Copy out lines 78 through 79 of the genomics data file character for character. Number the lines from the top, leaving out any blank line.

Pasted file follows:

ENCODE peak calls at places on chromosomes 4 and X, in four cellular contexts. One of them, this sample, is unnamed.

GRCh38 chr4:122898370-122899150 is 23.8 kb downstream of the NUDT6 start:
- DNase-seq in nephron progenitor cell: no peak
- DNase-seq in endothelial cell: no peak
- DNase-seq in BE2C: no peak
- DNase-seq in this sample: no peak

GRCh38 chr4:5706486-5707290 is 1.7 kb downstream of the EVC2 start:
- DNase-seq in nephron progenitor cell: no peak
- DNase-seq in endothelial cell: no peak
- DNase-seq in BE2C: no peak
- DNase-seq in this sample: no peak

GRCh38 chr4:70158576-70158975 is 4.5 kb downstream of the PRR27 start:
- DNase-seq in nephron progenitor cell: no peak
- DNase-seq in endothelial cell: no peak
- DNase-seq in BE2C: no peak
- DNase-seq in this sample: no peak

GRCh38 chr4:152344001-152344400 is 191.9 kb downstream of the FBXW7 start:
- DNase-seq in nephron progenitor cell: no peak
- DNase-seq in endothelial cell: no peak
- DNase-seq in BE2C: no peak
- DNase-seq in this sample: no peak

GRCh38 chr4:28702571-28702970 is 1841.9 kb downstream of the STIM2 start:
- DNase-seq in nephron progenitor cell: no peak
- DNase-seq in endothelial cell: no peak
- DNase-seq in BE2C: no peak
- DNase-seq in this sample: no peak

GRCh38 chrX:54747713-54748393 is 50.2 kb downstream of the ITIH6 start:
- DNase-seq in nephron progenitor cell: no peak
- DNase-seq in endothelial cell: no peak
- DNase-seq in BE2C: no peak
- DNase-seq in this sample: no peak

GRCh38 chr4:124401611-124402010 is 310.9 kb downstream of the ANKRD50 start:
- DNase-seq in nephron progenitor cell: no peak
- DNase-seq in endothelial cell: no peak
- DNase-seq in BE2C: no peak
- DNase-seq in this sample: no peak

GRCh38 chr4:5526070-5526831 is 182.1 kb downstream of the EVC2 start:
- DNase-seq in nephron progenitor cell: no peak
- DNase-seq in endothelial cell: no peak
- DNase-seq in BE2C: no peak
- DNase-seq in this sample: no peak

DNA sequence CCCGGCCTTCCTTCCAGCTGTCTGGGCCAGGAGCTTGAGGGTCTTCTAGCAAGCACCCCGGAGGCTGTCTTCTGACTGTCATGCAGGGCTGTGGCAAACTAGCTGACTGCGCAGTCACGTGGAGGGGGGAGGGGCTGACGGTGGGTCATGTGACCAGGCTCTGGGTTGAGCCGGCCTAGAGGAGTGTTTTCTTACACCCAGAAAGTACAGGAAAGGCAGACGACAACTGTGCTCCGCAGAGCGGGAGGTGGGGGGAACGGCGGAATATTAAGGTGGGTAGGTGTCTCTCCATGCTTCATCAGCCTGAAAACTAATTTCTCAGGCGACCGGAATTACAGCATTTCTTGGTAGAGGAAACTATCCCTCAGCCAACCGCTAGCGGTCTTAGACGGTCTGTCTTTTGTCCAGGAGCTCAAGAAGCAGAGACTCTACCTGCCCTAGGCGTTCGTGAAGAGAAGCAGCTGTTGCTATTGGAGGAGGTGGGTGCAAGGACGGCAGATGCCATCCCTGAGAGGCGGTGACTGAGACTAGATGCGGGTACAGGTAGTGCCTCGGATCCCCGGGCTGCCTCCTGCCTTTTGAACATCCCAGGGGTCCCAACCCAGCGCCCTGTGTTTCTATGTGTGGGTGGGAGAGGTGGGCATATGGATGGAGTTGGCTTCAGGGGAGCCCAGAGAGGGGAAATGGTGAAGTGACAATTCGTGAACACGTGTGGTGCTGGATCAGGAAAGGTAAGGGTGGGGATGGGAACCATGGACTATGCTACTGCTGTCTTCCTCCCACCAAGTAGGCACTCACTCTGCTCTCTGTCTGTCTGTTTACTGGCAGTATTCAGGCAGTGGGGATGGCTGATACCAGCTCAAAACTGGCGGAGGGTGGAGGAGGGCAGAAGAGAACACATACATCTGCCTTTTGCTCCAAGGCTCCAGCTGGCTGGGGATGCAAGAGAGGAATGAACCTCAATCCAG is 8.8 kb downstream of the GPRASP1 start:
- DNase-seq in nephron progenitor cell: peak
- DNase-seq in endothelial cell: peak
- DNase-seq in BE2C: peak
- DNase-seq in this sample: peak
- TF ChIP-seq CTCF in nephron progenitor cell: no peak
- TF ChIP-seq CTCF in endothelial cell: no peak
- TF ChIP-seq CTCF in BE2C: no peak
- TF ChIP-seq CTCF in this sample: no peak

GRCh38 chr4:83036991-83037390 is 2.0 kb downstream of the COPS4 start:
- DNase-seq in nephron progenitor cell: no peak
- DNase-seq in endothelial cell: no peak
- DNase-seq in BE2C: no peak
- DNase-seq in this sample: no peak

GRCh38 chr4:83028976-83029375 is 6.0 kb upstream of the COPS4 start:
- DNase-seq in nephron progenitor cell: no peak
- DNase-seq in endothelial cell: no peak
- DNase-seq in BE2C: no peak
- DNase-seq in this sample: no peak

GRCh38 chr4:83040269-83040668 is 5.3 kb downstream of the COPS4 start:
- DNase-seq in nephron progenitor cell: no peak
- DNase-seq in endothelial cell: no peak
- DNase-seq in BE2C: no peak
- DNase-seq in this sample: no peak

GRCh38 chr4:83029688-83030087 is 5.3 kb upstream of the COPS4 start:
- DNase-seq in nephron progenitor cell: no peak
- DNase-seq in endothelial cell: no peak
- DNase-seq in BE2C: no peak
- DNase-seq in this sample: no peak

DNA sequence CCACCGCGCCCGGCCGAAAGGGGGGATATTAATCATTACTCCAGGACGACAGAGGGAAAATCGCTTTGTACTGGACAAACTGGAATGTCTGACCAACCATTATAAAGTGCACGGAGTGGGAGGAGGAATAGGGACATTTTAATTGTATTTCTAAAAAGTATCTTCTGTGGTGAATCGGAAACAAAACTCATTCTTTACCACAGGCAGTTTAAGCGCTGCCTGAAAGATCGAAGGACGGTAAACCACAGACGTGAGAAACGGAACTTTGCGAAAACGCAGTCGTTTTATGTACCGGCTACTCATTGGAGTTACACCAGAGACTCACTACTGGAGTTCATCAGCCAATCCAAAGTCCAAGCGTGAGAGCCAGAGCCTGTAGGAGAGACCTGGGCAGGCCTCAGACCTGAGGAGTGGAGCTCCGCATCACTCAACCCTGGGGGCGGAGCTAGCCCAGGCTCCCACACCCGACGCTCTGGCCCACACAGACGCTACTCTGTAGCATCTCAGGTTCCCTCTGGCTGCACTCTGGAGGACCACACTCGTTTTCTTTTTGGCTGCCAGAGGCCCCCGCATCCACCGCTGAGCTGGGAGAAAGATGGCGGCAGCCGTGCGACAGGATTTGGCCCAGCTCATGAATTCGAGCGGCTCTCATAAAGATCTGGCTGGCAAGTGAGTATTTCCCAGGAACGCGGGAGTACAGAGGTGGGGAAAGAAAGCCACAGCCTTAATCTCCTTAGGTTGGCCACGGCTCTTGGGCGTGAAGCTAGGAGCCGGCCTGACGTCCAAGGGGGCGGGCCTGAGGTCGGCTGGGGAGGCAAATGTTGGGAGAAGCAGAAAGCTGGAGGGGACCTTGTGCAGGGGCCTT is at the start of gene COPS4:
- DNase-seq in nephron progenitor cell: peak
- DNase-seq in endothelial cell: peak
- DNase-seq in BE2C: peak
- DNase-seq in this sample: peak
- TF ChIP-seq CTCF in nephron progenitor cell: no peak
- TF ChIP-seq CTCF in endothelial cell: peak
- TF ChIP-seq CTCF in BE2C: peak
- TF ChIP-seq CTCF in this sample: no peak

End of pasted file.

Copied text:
- TF ChIP-seq CTCF in BE2C: peak
- TF ChIP-seq CTCF in this sample: no peak